Court Related Divorce – How it Works

Private Mediation

The effects of divorce on children have been well documented. But did you know there’s a way to significantly improve your children’s passage through this difficult transition? Research shows the biggest indicator of children’s resilience is the absence of conflict between divorcing parents.

As a private mediator, my goal is to guide you to a peaceful resolution of your differences, while helping you manage your negative feelings. During our sessions, I will work with both of you to solidify your co-parenting relationship while creating a Parenting Plan, a blueprint of your children’s care and custody. I’ll help you create this important document by helping you think through your various options while you take into account your children’s developmental needs.

In Alameda and Contra Costa Counties, you may opt for either recommending or non-recommending mediation. As your recommending mediator, I will work with you to craft a custodial agreement for your children. This official report will be submitted to the court, thereby officially recognizing the agreements you have reached. However, if, despite our best attempts at resolution, you are not able to come to an agreement on all points, I will document the agreements you have made and make recommendations to the court regarding the outstanding custody and care arrangements that would further your child’s best interests, while taking the circumstances of each parent into consideration.


Co-parenting Therapy

Do you find yourself going back to court over the most basic decisions about your kids? Sometimes negative feelings can make conversations with your ex-spouse feel overwhelming–like deciding how your children spend the holidays. After a divorce, you often have to make some of the most important decisions about your children while you’re at your most vulnerable. Your marital union may be officially over, but if you’ve had children, you’re still bound together for life.

People sometimes believe that getting a divorce relieves them of the difficulty they feel in dealing with the other parent. In truth, when you have children in common, you will be parenting together for many years to come. We often find that the issues that made parenting together difficult during the marriage are the same issues that make co-parenting a challenge.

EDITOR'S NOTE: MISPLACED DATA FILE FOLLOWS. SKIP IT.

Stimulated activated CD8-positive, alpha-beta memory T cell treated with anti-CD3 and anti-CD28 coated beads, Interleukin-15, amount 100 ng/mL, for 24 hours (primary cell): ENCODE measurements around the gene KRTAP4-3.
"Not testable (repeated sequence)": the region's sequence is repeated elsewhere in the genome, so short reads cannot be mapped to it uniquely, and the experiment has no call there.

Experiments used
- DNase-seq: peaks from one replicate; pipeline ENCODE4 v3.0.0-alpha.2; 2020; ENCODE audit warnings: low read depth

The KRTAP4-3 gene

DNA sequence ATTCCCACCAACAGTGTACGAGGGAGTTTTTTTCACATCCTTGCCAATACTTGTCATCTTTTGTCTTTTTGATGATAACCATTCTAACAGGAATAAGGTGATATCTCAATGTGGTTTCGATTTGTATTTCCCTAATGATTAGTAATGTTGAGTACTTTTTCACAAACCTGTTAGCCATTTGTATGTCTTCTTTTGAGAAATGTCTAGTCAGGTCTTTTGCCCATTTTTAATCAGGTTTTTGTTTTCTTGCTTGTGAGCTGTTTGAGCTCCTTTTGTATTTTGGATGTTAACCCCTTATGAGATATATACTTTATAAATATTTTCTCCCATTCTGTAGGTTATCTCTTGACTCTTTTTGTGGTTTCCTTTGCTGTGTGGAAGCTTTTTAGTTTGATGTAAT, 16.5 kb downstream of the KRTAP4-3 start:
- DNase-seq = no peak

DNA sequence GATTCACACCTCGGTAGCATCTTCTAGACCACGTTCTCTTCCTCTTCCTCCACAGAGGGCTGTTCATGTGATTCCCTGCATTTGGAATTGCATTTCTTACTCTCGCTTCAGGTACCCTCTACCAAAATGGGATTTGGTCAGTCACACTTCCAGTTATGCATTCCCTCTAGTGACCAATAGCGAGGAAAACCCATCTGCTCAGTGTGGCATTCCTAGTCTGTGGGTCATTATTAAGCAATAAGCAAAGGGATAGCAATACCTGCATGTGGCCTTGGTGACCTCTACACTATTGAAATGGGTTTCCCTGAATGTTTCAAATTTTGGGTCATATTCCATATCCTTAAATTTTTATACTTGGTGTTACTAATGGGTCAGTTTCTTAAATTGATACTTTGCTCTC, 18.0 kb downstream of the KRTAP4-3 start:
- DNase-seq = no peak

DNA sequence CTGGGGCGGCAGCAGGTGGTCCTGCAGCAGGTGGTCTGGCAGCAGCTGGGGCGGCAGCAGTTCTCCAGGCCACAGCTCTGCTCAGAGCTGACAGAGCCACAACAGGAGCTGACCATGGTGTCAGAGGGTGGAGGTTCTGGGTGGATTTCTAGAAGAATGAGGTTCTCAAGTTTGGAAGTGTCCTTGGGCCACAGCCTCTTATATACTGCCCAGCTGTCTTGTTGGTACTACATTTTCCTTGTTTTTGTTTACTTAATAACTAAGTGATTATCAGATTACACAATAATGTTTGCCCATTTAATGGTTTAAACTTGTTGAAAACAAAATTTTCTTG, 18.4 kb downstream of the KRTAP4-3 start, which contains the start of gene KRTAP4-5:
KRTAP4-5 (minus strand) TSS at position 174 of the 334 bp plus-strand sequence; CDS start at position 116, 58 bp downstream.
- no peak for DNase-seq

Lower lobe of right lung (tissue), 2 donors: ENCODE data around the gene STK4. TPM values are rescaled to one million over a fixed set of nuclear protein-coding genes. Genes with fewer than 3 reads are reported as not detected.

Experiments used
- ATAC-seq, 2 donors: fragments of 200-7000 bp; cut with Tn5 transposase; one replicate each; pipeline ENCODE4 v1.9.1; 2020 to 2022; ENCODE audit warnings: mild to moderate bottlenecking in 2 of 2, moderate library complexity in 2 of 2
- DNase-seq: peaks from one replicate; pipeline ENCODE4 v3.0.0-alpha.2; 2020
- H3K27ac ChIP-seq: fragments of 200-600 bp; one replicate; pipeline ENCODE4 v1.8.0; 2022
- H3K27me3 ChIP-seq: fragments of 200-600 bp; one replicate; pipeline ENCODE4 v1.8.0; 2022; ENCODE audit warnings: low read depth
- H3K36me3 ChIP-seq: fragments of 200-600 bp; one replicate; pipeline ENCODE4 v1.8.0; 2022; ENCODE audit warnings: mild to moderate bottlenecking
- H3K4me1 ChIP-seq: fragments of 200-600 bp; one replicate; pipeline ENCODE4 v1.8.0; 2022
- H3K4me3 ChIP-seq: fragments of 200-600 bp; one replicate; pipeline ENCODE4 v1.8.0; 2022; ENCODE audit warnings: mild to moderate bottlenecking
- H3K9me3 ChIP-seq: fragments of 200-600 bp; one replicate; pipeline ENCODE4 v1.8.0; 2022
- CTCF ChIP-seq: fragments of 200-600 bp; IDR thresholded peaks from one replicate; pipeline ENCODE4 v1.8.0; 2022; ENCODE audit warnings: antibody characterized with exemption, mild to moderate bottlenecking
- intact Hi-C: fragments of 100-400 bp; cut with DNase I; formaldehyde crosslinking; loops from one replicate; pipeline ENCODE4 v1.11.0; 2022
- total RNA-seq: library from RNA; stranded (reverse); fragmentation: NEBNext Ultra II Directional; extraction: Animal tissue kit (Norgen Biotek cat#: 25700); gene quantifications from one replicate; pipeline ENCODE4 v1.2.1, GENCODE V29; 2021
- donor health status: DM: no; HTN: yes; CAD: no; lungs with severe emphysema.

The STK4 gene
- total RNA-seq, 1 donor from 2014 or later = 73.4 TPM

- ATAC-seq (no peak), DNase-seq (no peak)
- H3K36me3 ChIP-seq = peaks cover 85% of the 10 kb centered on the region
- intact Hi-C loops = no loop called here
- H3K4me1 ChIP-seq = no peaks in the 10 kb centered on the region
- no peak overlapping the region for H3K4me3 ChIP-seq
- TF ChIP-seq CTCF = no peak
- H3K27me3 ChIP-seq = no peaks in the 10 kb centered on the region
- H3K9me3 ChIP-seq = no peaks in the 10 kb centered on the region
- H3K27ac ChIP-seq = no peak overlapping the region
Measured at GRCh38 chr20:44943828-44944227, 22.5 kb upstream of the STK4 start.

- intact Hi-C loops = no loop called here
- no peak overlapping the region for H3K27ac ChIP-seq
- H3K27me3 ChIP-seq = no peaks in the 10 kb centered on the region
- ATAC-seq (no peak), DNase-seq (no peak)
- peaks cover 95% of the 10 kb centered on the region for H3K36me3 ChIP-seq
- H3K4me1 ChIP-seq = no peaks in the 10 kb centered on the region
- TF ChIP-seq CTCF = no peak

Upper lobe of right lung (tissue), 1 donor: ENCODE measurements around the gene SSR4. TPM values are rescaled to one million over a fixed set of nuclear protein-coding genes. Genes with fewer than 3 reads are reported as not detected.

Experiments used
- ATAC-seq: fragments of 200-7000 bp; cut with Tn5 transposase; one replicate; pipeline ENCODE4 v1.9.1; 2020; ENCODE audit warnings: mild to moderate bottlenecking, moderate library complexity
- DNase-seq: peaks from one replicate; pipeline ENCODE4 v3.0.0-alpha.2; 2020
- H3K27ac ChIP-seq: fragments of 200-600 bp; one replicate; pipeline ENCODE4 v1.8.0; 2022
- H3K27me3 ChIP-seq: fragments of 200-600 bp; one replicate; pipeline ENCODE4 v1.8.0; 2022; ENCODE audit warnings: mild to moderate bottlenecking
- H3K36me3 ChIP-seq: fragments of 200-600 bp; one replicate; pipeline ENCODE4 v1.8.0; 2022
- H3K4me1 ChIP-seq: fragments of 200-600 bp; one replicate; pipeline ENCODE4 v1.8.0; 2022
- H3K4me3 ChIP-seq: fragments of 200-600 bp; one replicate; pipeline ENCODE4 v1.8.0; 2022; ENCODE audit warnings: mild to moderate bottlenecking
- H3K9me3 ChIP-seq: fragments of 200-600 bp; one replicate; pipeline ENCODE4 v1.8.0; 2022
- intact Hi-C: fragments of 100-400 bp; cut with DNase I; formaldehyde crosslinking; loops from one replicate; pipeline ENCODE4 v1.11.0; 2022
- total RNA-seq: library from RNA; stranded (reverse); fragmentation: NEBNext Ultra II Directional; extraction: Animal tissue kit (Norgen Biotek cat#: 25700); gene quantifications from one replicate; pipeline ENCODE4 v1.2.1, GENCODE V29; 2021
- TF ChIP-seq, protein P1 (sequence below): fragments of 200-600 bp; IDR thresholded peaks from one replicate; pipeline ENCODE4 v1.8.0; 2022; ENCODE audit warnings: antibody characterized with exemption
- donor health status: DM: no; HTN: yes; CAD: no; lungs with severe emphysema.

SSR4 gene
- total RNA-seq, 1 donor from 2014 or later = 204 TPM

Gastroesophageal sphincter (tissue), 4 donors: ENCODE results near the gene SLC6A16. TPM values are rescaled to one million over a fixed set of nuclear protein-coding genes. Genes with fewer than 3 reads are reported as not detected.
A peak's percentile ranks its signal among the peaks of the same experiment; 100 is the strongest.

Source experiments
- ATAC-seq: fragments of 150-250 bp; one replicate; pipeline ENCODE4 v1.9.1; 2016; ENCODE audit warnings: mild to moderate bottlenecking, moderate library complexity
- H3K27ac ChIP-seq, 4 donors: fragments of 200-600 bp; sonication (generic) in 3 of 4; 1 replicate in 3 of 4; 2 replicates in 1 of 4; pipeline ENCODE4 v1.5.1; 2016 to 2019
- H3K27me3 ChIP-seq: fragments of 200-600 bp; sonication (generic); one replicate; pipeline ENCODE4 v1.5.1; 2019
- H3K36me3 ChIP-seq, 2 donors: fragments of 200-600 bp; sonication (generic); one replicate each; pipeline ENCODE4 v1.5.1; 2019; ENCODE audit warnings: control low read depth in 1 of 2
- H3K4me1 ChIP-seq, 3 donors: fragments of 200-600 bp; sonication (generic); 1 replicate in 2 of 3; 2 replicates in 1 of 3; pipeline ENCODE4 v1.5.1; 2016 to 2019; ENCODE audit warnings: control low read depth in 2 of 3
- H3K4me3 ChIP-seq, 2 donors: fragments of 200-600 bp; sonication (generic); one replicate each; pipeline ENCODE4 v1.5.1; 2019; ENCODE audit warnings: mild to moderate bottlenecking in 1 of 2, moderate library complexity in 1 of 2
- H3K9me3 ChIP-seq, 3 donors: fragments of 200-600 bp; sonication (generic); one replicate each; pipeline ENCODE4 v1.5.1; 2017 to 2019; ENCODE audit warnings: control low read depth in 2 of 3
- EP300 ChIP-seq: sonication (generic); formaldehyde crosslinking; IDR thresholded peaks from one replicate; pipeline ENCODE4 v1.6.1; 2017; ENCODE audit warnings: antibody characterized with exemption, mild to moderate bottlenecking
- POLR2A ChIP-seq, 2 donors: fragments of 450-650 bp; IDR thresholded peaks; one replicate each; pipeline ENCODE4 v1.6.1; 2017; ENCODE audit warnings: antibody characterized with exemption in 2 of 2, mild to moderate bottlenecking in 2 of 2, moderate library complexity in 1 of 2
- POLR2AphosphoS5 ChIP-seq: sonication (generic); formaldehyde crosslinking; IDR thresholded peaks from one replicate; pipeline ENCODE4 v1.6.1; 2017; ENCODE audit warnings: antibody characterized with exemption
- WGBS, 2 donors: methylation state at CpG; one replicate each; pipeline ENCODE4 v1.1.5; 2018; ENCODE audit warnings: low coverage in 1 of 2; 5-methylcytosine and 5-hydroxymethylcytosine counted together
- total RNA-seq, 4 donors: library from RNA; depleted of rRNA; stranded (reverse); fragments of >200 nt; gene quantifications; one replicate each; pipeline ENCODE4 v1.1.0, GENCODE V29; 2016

Co-parenting therapy is often done in conjunction with being in court. It can help you manage your anger, sadness, and fear. I’ll help you find your footing with each other so you can both focus on what’s best for your children.


Special Master

When custody disputes go on for years, they take a heavy emotional toll on children and parents alike. These complex cases often lead the courts to require couples to engage the assistance of a Special Master whose expert opinion furthers the child’s best interests during parental disputes. In this quasi-legal role, I’ll help you reduce your conflict and discover a positive co-parenting solution. I’ll work with you to develop better alternatives to the situations you find yourself in. When necessary, I’ll also make recommendations to the court,

As a Special Master, my roles include:

  • Detective. Each situation has many different perspectives. It’s my job to understand the whole story and appreciate the implications for your children.
  • Educator. I try to help parents understand how to share their children. We’ll focus on understanding your child’s developmental needs, resolving problems and coming up with effective ways of moving on.
  • Mental Health Professional. I try to understand your feelings and attitudes about your experiences. I also explore how your children feel about their experiences.
  • Evaluator. If necessary, I’ll share my opinions with the court. These official, impartial recommendations may help influence the custody arrangements.
  • Child Advocate. Your children’s needs will always be my first priority.

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